Yeti – Electrical Design Part 1

I always knew that the electrical side of this project would be difficult but I hadn’t realized quite how difficult it would be. With the mechanical aspects of the build at least you can look at either the part or a 3D model and have a good understanding of whether it will fit together / work / etc. With the wiring you have a bunch of parts, each of which has tens of connectors that all need to be joined up correctly. Then there’s all the other little bits that need to add to the circuit for safety or to control this or that.

I started by reading a lot of threads on a lot of forums about electronics and came away with little more understanding than I started with. For some reason people don’t generally seem to discuss the electonics that control their machines in a way that is accessible to beginners. Everyone (apart from me) seems to start at the point where they know basically how to wire the thing together and just need some detailed advice on exactly which thingy-m-bob will invert the charge coupled whatsit.

One thing did come out of all the reading: it’s generally a good idea to build your own power supply if you can. The commercial power supplies are, generally, over priced and it can be difficult to find one that exactly meets your specification. This sounds like a daunting prospect but trust me it’s not nearly as bad as you would think, a linear power supply only has a dozen components in it and there is no end of good information on the web about building one (in due course I’ll provide plans for mine).

Since I was drawing circuits I thought it would be a good idea to use an application designed to draw circuits. To my surprise I really struggled to find anything that I felt really fitted what I wanted to do. I’m sure there are very expensive commercial products out there that would do what I wan’t but that’s a sledgehammer to crack a nut. Eventually I came across an open source project called KiCAD which is an electronic design automation tool. The interface is, lets just say, unusual but once you get your head around it the application works well enough. KiCAD is really designed for laying out circuit boards but it works well enough for linking together large components e.g. BOB’s, drivers, steppers, etc.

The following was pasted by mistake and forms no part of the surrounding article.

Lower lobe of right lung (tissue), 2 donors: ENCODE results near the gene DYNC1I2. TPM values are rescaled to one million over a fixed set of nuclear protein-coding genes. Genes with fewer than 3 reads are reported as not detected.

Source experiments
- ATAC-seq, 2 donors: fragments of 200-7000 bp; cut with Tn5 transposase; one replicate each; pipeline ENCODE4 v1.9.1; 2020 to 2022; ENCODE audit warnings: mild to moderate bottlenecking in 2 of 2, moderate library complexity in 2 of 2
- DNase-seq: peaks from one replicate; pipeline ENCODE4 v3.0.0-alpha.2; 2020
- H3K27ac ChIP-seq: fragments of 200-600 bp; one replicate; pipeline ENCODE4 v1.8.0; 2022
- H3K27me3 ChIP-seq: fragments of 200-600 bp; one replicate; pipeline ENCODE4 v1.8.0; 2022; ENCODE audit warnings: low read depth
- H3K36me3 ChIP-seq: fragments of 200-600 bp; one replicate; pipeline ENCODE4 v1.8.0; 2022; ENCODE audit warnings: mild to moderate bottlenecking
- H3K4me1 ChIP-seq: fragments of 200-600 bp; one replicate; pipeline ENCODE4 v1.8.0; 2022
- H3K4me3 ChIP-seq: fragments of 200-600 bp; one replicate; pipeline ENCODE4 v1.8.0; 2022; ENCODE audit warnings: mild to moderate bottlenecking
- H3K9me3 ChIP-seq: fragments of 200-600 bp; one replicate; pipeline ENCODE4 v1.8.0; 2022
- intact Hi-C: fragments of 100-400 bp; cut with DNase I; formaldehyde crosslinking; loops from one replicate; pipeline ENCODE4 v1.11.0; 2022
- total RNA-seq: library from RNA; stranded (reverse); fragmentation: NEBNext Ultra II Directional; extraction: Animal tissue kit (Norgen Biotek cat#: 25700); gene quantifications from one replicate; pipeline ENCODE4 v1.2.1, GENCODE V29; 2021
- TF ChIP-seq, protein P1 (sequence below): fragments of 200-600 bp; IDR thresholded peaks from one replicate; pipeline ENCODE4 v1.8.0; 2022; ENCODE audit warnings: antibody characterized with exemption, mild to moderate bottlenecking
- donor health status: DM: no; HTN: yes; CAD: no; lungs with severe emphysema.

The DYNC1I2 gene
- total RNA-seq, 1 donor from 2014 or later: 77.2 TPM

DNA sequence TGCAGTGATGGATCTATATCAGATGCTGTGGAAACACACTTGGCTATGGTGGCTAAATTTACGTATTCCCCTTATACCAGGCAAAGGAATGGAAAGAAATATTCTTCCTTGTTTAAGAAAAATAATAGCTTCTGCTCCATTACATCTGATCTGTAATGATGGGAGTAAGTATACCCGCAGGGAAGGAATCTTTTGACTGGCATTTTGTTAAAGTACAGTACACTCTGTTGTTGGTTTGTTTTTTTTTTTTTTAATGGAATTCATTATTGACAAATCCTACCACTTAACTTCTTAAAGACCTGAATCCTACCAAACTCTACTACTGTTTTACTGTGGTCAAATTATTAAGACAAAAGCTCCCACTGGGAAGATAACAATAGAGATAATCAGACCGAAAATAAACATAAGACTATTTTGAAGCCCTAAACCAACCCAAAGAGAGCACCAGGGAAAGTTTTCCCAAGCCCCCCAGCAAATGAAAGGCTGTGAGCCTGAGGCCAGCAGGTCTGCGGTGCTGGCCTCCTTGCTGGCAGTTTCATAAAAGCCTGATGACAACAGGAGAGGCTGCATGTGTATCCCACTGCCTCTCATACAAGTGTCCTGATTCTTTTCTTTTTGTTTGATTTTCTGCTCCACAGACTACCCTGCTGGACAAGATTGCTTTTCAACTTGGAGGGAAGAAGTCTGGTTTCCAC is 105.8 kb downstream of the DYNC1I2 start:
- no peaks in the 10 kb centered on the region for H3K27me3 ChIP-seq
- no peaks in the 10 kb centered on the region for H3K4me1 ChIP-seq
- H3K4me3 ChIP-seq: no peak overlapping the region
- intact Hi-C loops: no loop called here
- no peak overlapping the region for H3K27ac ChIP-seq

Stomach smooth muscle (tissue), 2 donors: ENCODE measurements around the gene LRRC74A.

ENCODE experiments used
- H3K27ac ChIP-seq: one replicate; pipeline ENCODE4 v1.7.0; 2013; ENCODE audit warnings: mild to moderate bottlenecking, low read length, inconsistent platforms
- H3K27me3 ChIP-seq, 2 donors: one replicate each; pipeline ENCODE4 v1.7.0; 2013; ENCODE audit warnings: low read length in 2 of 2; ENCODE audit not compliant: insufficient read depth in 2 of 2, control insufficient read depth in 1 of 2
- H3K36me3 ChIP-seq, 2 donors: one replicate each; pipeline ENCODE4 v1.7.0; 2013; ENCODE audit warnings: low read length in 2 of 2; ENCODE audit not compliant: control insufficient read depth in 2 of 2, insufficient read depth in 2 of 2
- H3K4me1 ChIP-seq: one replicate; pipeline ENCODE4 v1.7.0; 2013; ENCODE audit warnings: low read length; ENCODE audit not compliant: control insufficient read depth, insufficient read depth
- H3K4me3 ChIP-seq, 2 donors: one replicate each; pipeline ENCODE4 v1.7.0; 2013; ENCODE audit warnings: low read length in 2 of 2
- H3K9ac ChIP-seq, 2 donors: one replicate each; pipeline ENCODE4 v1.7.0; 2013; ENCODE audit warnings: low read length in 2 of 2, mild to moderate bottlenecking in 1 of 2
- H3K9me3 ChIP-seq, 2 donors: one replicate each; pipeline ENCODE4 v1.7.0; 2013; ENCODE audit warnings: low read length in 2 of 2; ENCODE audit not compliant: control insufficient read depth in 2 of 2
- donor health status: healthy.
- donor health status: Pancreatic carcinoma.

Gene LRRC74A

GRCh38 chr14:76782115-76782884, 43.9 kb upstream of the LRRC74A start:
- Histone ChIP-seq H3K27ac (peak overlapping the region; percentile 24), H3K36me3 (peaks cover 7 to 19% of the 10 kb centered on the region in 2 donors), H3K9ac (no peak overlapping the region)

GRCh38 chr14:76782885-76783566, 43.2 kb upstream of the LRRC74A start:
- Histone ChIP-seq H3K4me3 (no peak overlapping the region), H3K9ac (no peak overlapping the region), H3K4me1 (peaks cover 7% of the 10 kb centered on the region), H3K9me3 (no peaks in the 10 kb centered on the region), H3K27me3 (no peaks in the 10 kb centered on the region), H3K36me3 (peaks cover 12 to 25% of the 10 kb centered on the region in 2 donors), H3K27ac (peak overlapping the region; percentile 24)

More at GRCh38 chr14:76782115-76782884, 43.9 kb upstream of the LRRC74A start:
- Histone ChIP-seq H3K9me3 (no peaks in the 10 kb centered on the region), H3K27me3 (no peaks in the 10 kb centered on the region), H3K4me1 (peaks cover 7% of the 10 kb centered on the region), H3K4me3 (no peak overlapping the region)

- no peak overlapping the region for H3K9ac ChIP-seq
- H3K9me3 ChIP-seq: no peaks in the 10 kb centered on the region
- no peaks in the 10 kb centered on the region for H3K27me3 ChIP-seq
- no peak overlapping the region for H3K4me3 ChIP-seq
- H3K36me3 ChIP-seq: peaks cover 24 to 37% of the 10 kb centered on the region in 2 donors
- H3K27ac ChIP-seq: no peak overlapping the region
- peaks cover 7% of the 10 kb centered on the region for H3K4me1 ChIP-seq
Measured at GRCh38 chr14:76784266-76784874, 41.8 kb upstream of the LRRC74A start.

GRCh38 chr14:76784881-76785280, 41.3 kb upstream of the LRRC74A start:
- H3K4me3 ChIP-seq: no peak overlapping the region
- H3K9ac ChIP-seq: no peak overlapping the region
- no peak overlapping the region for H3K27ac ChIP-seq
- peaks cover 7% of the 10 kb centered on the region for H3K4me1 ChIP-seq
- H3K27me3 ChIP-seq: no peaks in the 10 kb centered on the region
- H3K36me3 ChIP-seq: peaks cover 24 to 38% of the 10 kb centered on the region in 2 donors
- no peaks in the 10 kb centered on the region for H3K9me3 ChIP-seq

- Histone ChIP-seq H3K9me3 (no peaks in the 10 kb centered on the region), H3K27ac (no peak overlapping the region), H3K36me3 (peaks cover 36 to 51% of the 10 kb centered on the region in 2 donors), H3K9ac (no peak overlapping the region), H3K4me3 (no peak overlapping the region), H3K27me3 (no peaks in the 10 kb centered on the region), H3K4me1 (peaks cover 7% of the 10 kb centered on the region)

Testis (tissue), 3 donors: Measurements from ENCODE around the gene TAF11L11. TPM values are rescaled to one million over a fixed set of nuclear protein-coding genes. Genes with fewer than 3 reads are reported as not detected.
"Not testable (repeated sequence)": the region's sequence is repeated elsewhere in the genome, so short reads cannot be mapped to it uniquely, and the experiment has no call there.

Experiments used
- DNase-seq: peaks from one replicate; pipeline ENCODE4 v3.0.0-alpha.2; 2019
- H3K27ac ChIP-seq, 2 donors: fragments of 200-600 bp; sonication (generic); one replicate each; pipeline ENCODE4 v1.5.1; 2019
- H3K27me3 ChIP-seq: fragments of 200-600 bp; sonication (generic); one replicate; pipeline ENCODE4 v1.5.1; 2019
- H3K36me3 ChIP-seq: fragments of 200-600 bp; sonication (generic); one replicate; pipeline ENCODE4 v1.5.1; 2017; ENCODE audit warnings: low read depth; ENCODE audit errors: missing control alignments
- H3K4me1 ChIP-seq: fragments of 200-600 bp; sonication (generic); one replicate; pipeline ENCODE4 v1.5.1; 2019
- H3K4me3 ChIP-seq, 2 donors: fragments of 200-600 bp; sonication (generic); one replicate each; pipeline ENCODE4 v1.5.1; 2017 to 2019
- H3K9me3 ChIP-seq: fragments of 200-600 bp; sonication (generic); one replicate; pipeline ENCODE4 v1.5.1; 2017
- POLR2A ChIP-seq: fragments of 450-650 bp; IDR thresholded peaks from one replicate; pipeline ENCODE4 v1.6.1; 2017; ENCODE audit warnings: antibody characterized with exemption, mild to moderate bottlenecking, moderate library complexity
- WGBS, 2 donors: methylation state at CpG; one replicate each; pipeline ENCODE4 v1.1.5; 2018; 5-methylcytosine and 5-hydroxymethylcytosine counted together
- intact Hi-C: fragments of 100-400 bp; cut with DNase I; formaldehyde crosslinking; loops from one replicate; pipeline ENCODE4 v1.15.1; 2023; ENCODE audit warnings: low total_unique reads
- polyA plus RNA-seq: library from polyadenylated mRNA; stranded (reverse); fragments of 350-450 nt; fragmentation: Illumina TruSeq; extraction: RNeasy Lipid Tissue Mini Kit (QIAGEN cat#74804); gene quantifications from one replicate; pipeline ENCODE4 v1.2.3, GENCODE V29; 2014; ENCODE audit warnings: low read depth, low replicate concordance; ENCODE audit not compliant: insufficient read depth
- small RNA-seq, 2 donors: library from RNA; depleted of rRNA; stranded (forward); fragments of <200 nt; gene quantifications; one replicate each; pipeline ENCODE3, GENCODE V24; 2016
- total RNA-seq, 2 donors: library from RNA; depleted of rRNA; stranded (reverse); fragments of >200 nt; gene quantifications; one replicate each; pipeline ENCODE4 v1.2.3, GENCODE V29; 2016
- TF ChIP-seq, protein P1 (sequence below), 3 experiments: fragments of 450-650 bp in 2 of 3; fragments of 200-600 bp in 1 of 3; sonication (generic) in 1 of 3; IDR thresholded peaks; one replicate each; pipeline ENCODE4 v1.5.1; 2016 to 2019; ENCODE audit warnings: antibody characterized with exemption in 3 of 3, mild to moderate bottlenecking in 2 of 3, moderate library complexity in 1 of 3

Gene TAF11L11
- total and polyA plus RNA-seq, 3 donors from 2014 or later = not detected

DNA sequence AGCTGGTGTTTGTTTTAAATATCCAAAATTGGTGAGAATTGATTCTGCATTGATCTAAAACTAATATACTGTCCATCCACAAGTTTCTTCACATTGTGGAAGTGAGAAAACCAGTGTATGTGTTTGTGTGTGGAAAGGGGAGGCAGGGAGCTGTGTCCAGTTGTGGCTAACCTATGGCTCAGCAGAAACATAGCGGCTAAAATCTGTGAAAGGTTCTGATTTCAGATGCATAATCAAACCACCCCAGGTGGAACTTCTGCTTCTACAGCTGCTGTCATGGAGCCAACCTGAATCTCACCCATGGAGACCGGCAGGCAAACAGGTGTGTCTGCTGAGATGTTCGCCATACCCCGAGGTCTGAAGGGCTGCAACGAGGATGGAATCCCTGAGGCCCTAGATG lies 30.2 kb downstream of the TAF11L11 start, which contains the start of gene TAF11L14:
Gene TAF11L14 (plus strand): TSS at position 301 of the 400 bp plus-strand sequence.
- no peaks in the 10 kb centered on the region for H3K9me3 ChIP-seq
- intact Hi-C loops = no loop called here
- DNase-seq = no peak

If you are planning on trying out KiCAD I suggest you have a read of this page on making schematic components. It’s very unlikely that the components you are building your CNC from will be in any existing library. Once you’ve got your head around how to draw new components though it should only take about an hour to draw all the parts of your CNC (I’ll link to my custom library in a future article).

To keep you goind for now though here is some light reading about the various parts:

  • PMDX-126 V1.8 Manual – Version1.8 of the manual which covers revision C of the board. You are probably better off getting this straight from PMDX.
  • PMDX-107 V1.2 Manual – Version1.2 of the manual which covers all revisions of the board. You are probably better off getting this straight from PMDX.
  • CNC4YOU 60BYG301B Steppers – Data sheet and wiring diagrams.
  • AM882 Stepper Drivers – Version 1.0 of the manual. This can be found on the Leadshine website but it takes some digging. It seems they are phasing out the AM882 in favour of products that are built specifically for their steppers / servos.
  • Huanyang VFD – Covers all the Huanyang VFD models (the most popular DIY model seems to be HY02D223B). There are a couple of different manuals available online but this seems to be the most up to date and relevant for the VFD’s that are currently shipping. In particular there is one on CNCZone that seems to be aimed at older models as the main power connector arrangement is different.

If you are like me then you’ll probably also need to read these to understand many of the terms in the manuals above:

  • Transistor – You need to understand this to understand…
  • Bipolar Junction Transistor – Used all over the place, for example the connection between the BOB and the stepper driver.
  • Open Collector – Used all over the place, for example the connection between the BOB and the stepper driver.
  • Parallel Port – Having a bit of an understanding of how the computers parallel port works is very useful. In particular study the pinout table towards the bottom of the page.